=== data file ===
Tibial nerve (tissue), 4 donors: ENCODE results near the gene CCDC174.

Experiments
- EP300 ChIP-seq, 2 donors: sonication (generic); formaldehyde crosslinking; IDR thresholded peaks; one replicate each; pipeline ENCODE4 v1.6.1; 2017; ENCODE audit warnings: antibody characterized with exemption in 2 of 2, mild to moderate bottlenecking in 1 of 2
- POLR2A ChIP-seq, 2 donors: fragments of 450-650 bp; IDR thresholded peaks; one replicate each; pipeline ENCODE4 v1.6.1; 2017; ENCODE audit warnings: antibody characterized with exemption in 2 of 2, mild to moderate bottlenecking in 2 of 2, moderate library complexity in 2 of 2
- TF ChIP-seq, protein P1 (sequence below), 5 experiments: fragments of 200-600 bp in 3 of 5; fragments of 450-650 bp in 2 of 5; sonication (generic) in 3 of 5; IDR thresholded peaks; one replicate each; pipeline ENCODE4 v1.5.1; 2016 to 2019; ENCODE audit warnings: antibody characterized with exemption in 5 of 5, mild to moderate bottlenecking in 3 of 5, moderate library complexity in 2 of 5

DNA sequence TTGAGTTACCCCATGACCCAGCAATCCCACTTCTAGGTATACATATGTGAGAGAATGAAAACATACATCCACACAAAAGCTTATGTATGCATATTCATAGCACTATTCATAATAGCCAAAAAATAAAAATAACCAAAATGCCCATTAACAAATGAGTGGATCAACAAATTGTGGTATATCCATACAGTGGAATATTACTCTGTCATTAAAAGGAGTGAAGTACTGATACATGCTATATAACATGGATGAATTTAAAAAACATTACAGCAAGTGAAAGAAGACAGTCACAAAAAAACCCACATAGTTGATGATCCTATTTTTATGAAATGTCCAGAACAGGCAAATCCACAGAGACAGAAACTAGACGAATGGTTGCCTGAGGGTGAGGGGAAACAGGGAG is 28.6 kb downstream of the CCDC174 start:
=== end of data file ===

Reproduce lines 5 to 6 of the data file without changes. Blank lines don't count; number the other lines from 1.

- TF ChIP-seq, protein P1 (sequence below), 5 experiments: fragments of 200-600 bp in 3 of 5; fragments of 450-650 bp in 2 of 5; sonication (generic) in 3 of 5; IDR thresholded peaks; one replicate each; pipeline ENCODE4 v1.5.1; 2016 to 2019; ENCODE audit warnings: antibody characterized with exemption in 5 of 5, mild to moderate bottlenecking in 3 of 5, moderate library complexity in 2 of 5

DNA sequence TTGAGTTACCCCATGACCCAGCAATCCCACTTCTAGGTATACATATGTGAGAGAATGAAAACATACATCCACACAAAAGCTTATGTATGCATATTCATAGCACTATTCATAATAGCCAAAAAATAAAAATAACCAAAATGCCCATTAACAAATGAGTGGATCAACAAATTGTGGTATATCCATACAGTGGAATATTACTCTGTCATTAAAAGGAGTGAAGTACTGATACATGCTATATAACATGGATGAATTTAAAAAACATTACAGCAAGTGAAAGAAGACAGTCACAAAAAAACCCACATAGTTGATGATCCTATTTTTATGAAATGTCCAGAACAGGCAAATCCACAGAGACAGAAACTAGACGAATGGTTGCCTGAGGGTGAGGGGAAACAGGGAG is 28.6 kb downstream of the CCDC174 start: